DENVER–President Obama won reelection Tuesday with the help of Colorado voters, who broke for the Democrat by a margin of 50.2 to 47.6 percent with nearly two million votes counted.
Obama overcame the Republican Party’s voter-turnout advantage by winning the battle for unaffiliated voters. Republican voters consistently outnumbered Democrats by a margin of 2 percentage points throughout early voting and on Election Day, leading to early optimism for GOP presidential candidate Mitt Romney.
But Obama took a majority of votes in two critical counties: He was leading in Arapahoe County by a margin of 52 to 46 percentage points with 75 percent of the vote counted, and by 51 to 47 percent in Jefferson County with about 90 percent of the vote tallied.
Colorado was labeled a crucial swing state throughout the 2012 campaign, but in the end Obama was declared the winner even before the Centennial State landed in his column. The decisive moment came at about 9:15 p.m. MST when the networks called Ohio for Obama, giving the Romney campaign virtually no shot of piecing together the requisite 270 electoral votes.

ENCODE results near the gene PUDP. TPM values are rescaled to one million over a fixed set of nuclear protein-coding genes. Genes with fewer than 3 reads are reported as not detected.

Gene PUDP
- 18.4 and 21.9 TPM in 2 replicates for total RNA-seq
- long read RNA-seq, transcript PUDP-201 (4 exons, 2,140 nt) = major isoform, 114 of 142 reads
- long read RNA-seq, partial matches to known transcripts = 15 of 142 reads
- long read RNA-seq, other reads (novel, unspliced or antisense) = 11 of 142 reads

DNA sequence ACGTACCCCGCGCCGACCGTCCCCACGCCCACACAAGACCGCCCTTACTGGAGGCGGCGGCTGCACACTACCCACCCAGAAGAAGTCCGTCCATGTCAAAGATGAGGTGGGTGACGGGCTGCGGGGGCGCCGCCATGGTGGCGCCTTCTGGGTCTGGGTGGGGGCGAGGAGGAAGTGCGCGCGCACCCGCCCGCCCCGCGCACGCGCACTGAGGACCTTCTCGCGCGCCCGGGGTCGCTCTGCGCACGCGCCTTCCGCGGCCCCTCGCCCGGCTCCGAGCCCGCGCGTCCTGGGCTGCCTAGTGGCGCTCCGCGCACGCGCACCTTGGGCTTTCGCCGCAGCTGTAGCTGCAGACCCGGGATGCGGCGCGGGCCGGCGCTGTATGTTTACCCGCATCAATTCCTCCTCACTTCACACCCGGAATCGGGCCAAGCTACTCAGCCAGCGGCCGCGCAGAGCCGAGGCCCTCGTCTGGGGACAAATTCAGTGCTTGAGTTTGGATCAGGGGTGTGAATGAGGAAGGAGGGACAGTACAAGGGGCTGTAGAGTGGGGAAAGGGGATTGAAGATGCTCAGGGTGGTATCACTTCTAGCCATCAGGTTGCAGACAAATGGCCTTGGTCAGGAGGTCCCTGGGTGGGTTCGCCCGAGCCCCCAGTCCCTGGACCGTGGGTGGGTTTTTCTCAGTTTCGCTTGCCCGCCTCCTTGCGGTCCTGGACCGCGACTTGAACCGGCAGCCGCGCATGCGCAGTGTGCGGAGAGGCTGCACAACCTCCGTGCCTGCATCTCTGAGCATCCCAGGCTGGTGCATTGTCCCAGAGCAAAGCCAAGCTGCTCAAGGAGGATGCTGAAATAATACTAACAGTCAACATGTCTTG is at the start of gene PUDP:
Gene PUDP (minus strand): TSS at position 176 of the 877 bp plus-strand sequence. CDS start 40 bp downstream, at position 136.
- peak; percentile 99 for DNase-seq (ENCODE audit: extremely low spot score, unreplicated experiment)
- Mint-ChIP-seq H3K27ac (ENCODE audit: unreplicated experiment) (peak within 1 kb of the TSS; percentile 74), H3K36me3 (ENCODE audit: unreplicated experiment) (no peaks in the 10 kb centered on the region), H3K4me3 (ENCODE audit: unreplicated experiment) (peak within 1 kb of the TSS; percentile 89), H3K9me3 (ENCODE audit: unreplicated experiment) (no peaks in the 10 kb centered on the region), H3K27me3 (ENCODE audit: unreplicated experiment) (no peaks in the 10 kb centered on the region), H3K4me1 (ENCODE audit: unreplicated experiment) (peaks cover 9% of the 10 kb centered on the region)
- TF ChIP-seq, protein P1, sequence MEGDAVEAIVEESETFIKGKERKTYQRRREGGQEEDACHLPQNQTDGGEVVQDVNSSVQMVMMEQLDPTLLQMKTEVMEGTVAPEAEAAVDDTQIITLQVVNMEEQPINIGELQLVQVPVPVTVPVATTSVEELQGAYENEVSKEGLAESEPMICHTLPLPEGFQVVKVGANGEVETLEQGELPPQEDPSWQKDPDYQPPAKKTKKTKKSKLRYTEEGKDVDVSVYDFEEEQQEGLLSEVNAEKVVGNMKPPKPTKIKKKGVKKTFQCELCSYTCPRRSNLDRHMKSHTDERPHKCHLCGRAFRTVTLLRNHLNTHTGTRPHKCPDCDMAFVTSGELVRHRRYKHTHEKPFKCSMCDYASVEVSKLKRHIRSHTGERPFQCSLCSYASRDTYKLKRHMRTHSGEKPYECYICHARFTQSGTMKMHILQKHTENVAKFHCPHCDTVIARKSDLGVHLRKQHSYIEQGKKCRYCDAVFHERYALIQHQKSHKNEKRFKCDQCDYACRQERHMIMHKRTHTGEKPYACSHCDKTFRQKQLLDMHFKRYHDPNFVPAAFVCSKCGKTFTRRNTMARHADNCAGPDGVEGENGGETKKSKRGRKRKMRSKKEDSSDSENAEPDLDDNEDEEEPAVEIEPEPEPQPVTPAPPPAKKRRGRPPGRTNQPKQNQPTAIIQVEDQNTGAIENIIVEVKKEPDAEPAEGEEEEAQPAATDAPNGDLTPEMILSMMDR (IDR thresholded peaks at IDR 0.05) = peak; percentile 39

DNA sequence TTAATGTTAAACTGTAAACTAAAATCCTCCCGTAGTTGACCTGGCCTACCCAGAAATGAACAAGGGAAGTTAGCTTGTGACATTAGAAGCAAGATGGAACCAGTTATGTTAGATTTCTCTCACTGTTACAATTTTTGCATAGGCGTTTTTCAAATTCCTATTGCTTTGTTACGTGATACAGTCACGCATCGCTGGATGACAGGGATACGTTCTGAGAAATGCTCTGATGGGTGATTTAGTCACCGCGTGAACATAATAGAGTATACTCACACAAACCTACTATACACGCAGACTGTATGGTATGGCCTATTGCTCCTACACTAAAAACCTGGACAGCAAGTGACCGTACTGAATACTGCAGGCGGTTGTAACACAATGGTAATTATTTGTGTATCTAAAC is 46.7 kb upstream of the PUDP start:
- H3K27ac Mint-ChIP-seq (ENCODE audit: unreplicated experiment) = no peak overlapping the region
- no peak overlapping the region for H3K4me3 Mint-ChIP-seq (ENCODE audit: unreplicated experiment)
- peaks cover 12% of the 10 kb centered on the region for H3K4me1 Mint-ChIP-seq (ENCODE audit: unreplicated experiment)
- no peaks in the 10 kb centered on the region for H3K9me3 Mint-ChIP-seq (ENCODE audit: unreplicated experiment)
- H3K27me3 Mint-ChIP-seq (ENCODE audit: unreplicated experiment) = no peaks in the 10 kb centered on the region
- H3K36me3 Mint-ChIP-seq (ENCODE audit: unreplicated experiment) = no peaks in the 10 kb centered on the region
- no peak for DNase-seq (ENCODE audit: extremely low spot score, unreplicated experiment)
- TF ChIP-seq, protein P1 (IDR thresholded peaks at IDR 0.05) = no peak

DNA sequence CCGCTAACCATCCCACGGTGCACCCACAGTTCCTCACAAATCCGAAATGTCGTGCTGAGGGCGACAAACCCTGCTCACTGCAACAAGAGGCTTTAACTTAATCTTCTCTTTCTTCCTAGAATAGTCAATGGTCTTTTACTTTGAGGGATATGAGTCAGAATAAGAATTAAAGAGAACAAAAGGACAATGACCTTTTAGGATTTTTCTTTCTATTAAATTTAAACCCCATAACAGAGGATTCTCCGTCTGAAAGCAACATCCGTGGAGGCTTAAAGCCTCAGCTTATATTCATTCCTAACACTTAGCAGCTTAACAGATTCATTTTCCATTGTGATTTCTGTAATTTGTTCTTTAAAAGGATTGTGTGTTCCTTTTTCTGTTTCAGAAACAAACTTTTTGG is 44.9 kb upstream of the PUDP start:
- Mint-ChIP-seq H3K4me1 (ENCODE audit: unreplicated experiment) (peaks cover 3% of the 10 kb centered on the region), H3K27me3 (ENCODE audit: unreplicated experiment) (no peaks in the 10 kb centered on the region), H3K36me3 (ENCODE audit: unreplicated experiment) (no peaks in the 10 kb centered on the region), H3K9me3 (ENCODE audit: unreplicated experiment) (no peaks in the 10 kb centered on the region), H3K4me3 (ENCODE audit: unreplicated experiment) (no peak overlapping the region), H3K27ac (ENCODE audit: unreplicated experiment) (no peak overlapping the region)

Both candidates had fought hard to win Colorado, making multiple appearances and spending tens of millions on television and radio advertising. Both drew large crowds last weekend in their final campaign stops: Romney drew 17,000 at Comfort Dental Amphitheater, while Obama rallied 20,000 at the Community College of Aurora.
Obama won by a much wider margin, 54 to 45 percent, in 2008 against Republican John McCain. Republicans had hoped to flip the result by hammering the president on the sluggish economy, but the Obama campaign’s ability to register new voter and get them to the polls proved too much for Romney.
Colorado Republican Party chair Ryan Call described the GOP effort as “one of the best ground games in memory.”
“This was a state that Obama won by nine points in the last election cycle,” said Call. “The tough battle he had to fight this time around says something about the damage his and the Democrats’ failed economic policies have done to Colorado’s struggling families and business owners.”
Democratic Gov. John Hickenlooper struck a conciliatory tone after the president’s victory.
“It’s good to see the outcome we wanted, but the real thing here is that we recognize we’ve got to wake up tomorrow, and this was not a landslide: We won each state by a few percent,” Hickenlooper told Fox31 News. “We’ve got to reach out to Republicans and independents and say, ‘If we’re going to move this country forward, move Colorado forward, we all need to work together.”